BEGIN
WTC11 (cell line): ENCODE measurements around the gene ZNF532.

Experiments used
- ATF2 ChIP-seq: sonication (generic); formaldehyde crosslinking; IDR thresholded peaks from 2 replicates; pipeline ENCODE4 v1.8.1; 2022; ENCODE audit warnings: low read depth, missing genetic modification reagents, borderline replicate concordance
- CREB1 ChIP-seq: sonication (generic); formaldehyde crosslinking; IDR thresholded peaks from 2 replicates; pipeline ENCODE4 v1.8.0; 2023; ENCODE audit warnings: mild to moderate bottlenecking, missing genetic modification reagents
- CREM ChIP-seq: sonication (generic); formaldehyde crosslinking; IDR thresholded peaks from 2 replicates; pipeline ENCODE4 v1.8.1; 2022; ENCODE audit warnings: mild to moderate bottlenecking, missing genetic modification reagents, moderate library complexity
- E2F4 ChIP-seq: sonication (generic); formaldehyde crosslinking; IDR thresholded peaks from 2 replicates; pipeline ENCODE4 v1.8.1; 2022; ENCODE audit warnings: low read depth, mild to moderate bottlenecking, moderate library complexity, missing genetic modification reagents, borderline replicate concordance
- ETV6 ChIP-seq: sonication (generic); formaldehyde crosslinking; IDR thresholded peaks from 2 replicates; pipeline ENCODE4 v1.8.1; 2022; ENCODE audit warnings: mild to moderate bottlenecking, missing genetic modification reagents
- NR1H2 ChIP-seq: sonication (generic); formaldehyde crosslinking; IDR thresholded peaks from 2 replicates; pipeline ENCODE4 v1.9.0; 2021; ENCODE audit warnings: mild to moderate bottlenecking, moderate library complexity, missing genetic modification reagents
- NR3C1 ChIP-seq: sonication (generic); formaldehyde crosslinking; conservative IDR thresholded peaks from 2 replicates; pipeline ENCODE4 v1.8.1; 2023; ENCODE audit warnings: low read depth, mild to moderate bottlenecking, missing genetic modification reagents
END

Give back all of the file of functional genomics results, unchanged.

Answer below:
WTC11 (cell line): ENCODE measurements around the gene ZNF532.

Experiments used
- ATF2 ChIP-seq: sonication (generic); formaldehyde crosslinking; IDR thresholded peaks from 2 replicates; pipeline ENCODE4 v1.8.1; 2022; ENCODE audit warnings: low read depth, missing genetic modification reagents, borderline replicate concordance
- CREB1 ChIP-seq: sonication (generic); formaldehyde crosslinking; IDR thresholded peaks from 2 replicates; pipeline ENCODE4 v1.8.0; 2023; ENCODE audit warnings: mild to moderate bottlenecking, missing genetic modification reagents
- CREM ChIP-seq: sonication (generic); formaldehyde crosslinking; IDR thresholded peaks from 2 replicates; pipeline ENCODE4 v1.8.1; 2022; ENCODE audit warnings: mild to moderate bottlenecking, missing genetic modification reagents, moderate library complexity
- E2F4 ChIP-seq: sonication (generic); formaldehyde crosslinking; IDR thresholded peaks from 2 replicates; pipeline ENCODE4 v1.8.1; 2022; ENCODE audit warnings: low read depth, mild to moderate bottlenecking, moderate library complexity, missing genetic modification reagents, borderline replicate concordance
- ETV6 ChIP-seq: sonication (generic); formaldehyde crosslinking; IDR thresholded peaks from 2 replicates; pipeline ENCODE4 v1.8.1; 2022; ENCODE audit warnings: mild to moderate bottlenecking, missing genetic modification reagents
- NR1H2 ChIP-seq: sonication (generic); formaldehyde crosslinking; IDR thresholded peaks from 2 replicates; pipeline ENCODE4 v1.9.0; 2021; ENCODE audit warnings: mild to moderate bottlenecking, moderate library complexity, missing genetic modification reagents
- NR3C1 ChIP-seq: sonication (generic); formaldehyde crosslinking; conservative IDR thresholded peaks from 2 replicates; pipeline ENCODE4 v1.8.1; 2023; ENCODE audit warnings: low read depth, mild to moderate bottlenecking, missing genetic modification reagents